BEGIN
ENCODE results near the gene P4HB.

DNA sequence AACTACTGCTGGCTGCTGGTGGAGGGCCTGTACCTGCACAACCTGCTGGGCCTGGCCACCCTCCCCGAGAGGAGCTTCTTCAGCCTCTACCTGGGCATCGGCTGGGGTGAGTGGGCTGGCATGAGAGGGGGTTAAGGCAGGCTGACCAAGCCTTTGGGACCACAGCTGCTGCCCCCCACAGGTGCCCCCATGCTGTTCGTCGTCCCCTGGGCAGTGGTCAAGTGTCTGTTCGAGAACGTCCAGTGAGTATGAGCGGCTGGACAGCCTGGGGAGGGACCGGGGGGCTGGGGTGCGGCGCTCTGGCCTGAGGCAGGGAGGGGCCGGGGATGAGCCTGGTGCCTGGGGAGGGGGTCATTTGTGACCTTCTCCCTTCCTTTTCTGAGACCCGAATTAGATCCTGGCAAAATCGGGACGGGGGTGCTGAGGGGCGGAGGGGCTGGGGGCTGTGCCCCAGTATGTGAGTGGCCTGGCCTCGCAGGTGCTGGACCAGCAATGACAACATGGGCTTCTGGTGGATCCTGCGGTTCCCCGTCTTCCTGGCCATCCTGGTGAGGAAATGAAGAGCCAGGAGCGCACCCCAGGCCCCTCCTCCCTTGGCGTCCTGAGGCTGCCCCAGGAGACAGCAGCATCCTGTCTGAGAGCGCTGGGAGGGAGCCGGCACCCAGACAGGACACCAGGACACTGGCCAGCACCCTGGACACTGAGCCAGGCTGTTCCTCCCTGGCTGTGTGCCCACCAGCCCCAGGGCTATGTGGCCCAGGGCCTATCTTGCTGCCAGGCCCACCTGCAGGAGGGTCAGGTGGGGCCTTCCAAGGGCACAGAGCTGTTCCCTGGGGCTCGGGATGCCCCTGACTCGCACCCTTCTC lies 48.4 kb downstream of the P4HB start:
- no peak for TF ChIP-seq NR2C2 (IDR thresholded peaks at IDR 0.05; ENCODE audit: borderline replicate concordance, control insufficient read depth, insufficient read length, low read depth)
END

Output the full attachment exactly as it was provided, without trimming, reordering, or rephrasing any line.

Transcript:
ENCODE results near the gene P4HB.

DNA sequence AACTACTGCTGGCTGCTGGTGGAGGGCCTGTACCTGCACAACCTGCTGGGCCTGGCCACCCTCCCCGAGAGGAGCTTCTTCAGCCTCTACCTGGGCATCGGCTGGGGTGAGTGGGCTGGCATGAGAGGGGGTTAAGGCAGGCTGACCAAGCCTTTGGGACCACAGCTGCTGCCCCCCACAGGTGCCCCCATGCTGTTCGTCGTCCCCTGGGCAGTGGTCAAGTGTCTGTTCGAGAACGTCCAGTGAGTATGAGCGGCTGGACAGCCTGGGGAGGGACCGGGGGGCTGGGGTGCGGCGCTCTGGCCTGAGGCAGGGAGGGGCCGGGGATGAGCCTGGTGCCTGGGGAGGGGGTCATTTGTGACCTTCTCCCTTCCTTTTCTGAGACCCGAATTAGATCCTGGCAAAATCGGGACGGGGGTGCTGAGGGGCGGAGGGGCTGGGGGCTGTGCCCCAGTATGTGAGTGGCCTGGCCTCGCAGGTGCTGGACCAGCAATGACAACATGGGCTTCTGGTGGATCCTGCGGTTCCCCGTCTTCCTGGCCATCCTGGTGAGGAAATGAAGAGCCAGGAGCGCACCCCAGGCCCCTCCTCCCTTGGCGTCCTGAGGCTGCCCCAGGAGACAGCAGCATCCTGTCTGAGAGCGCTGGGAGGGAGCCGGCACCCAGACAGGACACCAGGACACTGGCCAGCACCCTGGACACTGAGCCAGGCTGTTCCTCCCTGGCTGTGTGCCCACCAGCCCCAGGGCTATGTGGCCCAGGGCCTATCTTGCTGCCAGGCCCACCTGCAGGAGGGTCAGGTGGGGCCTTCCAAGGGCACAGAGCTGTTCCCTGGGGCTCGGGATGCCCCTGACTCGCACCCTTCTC lies 48.4 kb downstream of the P4HB start:
- no peak for TF ChIP-seq NR2C2 (IDR thresholded peaks at IDR 0.05; ENCODE audit: borderline replicate concordance, control insufficient read depth, insufficient read length, low read depth)